• 16-18 days post-transduction (i.e., after 8-10 days in naïve condition), naïve iPSCs were harvested using Accutase (Stem cell technologies) and passaged more than 10 times to obtain established naïve iPSCs.
  • Naïve phenotype for the established naïve iPSCs was confirmed by flow cytometry, immunostaining for naïve pluripotency-associated markers.
  • Naïve iPSCs were then harvested using Accutase (Stem Cell Technologies) and reseeded onto vitronectin (Life tech)-coated plates in naïve condition. The medium was switched to Essential 8 (Life tech) medium the following day. When the culture became confluent, cells were harvested using a 0.5 mM EDTA/PBS solution (Invitrogen), and maintained in vitronectin/E8 feeder-free human pluripotent stem cell culture system. Cells were cultured in a 37° C., 5% O2 and 5% CO2.
  • Example 3: Epigenetic Profiling of iPSCs at Different Stages of Reprogramming
  • Acquisition of Aberrant DMRs During Reprogramming
  • 1. Whole Genome Bisulfite Sequencing (by MethylC-Seq) and DNA Methylation Analyses
  • DNA methylation analysis was performed using FACS isolated cells. Genomic DNA was isolated with the DNeasy Blood and Tissue Kit according to manufacturer's instructions. Libraries were prepared using genomic DNA with 0.5% (w/w) unmethylated lambda phage DNA as described in (Urich et al. (2015) Nature Protocols 10:3 p 475-483), fragmented with a Covaris S2 sonicator to a mean length of 200 bp. Fragments were end-repaired, A-tailed, and ligated to methylated Illumina TruSeq adapters or B100 Nextflex adapters followed by bisulfite conversion using EZ DNA-methylation Gold kit (Zymo Research). Library fragments were then subjected to 4 to 9 cycles of PCR amplification with KAPA HiFi Uracil+ DNA polymerase (KAPA Biosystems). Sequencing was performed on Illumina HiSeq 1500 or NovaSeq 6000. Sequencing adapters were trimmed with BBduk with the options mink=3, qtrim=r, trimq=10 minlength=20, before alignment to hg19 with Bowtie2 and BSseeker2 with the option—n 1 (Chen et al. (2010) BMC Bioinformatics 11 p 203; Langmead et al. (2009) Genome Biology 10:3 R25). PCR duplicates were removed using Sambamba before methylation quantification with BSseeker2 (Chen et al. 2010; Tarasov et al. (2015) Bioinformatics 31:2 p 2032-3024). Read counts for CG dinucleotides were aggregated for both strands before downstream analyses. Differentially methylated regions (DMRs) were statistically determined using the DMRseq algorithm (Korthauer et al. (2018) Biostatistics 20:3 p 367-383) with DMRs considered significant if the methylation difference was greater than 20% and a DMR P-value <0.05. PMDs were determined using fibroblast methylation profiles and a hidden markov model as implemented in MethylSeekR (Burger et al. (2013) Nucleic Acids Research 41:16 e155). All non-CG DNA methylation values were corrected for the non-conversion rate determined by the spiked lambda phage DNA methylation levels.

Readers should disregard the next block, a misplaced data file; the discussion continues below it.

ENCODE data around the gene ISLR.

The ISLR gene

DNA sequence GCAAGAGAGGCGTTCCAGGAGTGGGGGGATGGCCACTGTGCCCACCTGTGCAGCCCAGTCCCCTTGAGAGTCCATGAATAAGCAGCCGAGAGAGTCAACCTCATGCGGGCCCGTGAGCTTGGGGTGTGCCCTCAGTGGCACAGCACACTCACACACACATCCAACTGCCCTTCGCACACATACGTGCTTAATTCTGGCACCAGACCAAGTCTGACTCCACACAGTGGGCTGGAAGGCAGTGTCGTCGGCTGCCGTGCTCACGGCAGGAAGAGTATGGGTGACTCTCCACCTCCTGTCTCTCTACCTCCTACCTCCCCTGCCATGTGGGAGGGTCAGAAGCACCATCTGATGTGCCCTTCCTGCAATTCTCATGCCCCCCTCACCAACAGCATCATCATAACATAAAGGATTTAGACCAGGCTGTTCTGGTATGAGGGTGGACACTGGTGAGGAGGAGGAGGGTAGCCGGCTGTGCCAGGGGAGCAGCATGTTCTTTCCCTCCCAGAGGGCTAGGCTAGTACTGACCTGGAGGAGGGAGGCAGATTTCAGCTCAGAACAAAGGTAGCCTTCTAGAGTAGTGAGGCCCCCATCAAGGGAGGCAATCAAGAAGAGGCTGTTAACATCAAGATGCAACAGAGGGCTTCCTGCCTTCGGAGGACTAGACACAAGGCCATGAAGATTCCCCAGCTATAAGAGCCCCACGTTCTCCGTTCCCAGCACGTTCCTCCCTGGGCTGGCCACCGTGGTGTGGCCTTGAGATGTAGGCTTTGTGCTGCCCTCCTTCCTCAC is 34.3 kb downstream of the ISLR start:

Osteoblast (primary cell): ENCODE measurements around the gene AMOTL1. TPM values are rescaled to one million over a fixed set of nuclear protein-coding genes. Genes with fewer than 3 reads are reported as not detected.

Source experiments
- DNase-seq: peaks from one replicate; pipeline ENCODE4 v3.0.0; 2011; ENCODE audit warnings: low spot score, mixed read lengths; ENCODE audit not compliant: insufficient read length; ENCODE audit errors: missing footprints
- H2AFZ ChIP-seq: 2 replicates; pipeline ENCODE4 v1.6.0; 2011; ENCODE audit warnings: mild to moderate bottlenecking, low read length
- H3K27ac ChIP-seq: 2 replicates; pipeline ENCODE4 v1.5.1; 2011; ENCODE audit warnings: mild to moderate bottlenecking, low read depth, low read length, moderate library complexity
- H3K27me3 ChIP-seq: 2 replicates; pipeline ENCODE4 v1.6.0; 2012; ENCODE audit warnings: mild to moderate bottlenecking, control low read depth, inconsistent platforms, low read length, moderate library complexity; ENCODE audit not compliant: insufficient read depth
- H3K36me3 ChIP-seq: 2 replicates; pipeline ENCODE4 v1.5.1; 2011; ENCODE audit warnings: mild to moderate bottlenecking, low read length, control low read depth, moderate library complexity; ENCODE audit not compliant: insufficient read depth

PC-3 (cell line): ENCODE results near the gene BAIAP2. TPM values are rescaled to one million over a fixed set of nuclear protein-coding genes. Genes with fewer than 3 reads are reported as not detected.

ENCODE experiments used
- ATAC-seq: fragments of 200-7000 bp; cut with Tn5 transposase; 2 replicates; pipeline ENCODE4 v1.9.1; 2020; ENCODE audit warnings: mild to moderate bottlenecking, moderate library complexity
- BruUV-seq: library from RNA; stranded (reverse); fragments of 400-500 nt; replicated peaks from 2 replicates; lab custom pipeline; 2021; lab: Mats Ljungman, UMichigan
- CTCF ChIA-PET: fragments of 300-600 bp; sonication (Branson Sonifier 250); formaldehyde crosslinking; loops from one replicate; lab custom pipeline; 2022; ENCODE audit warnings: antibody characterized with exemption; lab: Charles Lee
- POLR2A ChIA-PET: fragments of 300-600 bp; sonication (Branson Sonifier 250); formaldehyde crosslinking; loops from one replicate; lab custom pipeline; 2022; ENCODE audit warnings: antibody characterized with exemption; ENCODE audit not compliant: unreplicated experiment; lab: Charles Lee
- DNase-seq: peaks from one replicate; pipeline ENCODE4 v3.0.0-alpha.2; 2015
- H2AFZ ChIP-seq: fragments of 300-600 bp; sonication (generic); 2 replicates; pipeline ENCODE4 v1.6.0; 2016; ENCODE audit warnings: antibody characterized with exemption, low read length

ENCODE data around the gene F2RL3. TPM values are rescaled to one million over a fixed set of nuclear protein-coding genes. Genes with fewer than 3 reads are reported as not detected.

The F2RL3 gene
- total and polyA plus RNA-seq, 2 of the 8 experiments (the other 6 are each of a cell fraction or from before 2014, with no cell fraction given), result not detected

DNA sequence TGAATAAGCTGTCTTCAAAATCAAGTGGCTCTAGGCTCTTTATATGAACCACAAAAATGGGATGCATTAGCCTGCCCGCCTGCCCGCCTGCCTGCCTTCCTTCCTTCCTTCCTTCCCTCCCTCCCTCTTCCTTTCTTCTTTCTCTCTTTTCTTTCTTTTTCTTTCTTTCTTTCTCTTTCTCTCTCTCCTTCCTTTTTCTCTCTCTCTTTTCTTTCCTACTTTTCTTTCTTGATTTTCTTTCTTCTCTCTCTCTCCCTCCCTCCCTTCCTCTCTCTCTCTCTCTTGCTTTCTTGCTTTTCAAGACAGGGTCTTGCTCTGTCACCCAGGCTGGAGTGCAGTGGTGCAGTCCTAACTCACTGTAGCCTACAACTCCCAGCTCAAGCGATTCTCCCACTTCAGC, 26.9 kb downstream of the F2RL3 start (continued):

• Acquisition of aberrant DMRs during reprogramming was identified by first calling DMRs between primed iPSC lines and ESC lines. This included 4 ESC replicates (32F passage 3 in KSR media; 32F passage 10 in KSR media; 32F passage 26 in E8 media; 38F passage 20 in E8 media) and 5 ESC replicates (H1 in mTeSR1 media; HESO7 in KSR media; HESO8 in KSR media; H9 in mTeSR1 media; H9 in E8 media). Subsequently, DMRs were also called between primed iPSC lines and the progenitor fibroblast cells (2 replicates; 1×32F fibroblast and 1×38F fibroblast). DMRs were classified into two classes. The first class was designated as ‘memory DMRs’ and were those regions determined to be significantly different between iPSCs and ESCs and which did not overlap any DMR called between fibroblasts and iPSCs. In these regions, the methylation levels in iPSCs was more similar to fibroblasts than ESCs. The second class of DMRs was designated as ‘iPSC DMRs’ and were those regions determined to be significantly different between iPSCs and ESCs and which also overlap a DMR determined to be significantly different between iPSCs and fibroblasts. In these regions, the methylation level in iPSCs was distinct from both ESC and the progenitor fibroblasts.
  • Naïve-to-Primed Reprogramming Erases Somatic Cell Memory and Produces Cells More Closely Resembling ESCs
  • With respect to DNA methylation, a DMR in a naive-to-primed iPSC or TNT-primed iPSC more closely resembles ESCs when the average methylation level in the regions is less than 20% compared to ESCs lines. With respect to gene and transposable element expression, the difference between naive-to-primed cells and ESC lines is less than 2-fold.
  • RNA-Sequencing (RNA-Seq)